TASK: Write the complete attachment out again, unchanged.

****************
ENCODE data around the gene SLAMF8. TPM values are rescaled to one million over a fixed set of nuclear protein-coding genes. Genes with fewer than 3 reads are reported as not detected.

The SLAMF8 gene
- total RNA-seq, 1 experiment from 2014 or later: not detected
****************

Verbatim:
ENCODE data around the gene SLAMF8. TPM values are rescaled to one million over a fixed set of nuclear protein-coding genes. Genes with fewer than 3 reads are reported as not detected.

The SLAMF8 gene
- total RNA-seq, 1 experiment from 2014 or later: not detected